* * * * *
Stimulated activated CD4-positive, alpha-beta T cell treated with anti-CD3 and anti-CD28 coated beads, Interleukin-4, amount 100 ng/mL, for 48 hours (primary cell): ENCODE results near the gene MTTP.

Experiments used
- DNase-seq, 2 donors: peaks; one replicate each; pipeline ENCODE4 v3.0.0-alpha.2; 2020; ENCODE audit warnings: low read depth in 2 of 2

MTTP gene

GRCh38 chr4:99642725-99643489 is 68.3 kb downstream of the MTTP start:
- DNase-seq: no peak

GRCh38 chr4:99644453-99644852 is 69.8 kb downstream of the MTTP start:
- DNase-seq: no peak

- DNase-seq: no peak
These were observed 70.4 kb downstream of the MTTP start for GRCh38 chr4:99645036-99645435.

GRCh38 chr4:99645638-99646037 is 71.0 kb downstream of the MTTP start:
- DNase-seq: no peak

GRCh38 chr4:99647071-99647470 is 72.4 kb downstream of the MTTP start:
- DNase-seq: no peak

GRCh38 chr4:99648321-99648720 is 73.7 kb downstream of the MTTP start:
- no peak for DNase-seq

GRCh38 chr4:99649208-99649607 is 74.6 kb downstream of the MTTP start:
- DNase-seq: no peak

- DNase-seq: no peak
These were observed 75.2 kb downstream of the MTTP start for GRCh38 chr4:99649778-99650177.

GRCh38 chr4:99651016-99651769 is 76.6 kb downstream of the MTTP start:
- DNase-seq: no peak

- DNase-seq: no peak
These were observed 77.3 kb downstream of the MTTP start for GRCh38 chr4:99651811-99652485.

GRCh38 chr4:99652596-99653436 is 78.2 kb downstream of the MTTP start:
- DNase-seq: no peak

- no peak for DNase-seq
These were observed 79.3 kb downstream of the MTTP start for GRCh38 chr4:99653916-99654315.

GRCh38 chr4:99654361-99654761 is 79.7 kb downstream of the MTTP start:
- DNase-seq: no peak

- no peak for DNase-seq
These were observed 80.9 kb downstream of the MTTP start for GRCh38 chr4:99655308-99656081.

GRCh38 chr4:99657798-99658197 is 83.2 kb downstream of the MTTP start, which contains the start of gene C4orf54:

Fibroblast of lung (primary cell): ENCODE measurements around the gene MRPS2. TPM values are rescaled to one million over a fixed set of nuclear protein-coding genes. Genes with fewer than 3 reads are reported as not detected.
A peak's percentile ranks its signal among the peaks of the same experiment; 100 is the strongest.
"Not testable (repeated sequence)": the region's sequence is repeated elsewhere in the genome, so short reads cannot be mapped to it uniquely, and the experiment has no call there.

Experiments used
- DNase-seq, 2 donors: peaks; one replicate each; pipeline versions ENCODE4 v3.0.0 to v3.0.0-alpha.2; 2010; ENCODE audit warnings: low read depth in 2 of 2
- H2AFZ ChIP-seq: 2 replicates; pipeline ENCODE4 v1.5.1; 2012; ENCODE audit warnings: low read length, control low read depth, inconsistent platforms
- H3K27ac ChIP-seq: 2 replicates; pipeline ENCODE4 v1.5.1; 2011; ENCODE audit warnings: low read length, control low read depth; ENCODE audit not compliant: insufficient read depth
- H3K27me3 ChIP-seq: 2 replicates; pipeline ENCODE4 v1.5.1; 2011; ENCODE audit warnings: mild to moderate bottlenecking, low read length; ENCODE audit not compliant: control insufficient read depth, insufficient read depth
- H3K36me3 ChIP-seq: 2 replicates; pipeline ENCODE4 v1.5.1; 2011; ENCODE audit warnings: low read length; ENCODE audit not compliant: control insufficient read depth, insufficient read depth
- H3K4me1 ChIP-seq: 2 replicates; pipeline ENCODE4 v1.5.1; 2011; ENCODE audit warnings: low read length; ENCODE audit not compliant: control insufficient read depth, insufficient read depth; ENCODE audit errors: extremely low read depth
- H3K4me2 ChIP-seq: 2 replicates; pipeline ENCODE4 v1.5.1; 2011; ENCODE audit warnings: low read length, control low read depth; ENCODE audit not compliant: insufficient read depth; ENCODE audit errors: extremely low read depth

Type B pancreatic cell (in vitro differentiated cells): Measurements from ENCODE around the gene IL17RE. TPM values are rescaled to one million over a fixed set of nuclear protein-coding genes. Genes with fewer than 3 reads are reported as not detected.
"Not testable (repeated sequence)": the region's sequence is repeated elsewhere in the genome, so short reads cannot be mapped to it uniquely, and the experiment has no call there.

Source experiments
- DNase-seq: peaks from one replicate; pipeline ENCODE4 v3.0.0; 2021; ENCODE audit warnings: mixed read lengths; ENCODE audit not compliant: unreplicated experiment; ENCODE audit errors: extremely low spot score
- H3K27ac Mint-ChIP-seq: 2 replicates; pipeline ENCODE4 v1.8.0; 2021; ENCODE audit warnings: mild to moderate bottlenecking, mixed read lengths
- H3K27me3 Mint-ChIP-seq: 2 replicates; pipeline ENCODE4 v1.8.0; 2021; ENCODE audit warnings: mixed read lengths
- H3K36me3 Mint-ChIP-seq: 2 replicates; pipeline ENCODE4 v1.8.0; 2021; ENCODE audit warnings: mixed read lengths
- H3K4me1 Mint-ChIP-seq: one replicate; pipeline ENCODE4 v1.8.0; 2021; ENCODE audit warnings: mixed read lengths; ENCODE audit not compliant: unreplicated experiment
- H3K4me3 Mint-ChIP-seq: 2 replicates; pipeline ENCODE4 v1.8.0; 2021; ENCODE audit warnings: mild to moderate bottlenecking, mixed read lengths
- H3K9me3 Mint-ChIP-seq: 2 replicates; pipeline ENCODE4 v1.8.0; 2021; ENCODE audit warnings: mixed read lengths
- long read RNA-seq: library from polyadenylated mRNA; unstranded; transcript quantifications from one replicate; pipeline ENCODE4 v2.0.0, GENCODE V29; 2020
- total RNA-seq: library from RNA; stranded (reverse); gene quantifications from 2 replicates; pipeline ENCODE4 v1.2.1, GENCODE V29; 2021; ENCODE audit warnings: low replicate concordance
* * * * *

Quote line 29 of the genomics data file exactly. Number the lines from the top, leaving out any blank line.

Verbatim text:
GRCh38 chr4:99654361-99654761 is 79.7 kb downstream of the MTTP start: